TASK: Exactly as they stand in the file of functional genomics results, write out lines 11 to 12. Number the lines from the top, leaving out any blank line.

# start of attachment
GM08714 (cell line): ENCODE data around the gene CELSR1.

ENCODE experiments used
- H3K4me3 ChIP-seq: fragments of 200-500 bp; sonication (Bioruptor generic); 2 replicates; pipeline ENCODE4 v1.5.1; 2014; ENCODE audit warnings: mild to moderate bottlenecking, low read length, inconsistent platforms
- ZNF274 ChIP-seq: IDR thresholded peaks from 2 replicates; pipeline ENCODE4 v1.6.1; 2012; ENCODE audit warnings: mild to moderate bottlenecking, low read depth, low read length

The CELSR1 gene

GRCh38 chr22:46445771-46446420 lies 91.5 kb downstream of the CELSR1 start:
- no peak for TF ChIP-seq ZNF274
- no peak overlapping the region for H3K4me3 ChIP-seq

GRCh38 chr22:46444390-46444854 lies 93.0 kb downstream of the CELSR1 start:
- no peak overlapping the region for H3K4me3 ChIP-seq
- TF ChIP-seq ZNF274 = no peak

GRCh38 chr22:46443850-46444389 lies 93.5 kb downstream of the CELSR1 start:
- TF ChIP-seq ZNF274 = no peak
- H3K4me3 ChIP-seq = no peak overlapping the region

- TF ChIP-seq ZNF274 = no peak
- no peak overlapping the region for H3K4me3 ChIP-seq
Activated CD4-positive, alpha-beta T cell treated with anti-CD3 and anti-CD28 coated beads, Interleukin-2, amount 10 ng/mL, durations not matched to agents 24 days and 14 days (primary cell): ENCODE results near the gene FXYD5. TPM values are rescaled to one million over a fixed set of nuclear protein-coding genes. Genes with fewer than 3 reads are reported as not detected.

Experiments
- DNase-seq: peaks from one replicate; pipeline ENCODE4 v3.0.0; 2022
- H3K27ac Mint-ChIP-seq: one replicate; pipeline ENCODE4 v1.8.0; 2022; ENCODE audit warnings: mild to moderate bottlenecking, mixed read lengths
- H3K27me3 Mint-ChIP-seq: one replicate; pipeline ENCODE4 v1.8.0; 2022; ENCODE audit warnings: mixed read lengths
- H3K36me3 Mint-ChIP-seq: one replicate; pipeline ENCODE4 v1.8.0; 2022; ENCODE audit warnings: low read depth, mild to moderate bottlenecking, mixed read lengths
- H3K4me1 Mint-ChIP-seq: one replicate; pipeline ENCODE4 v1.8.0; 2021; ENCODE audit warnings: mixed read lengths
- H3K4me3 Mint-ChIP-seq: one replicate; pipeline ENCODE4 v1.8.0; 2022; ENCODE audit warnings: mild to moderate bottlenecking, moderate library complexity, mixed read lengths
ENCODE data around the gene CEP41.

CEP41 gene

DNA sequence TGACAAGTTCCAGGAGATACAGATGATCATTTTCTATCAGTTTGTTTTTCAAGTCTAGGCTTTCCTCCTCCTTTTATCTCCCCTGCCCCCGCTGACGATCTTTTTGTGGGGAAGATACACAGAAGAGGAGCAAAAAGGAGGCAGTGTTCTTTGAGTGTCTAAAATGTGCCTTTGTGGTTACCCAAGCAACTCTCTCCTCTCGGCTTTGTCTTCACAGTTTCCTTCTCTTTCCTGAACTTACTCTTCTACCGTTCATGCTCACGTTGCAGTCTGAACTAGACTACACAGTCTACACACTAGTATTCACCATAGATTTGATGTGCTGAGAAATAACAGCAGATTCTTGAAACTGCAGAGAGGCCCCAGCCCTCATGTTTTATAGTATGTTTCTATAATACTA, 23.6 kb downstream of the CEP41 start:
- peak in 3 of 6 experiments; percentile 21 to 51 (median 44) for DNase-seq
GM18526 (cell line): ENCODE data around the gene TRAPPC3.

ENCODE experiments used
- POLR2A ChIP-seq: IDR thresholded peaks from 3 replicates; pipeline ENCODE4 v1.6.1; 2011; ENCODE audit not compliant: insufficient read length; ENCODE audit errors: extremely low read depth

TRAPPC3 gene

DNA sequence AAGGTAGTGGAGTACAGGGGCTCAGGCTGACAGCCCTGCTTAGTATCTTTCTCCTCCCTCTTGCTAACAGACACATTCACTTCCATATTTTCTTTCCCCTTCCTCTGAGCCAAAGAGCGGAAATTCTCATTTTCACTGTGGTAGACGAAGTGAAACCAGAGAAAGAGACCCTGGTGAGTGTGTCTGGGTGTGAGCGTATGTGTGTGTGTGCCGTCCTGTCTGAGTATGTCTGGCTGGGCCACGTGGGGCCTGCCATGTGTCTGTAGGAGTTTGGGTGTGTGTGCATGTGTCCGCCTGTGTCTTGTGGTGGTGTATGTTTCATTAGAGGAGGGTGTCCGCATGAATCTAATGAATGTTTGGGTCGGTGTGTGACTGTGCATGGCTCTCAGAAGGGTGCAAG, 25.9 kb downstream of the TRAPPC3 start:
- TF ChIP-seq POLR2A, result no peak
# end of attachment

- TF ChIP-seq ZNF274 = no peak

GRCh38 chr22:46443850-46444389 lies 93.5 kb downstream of the CELSR1 start: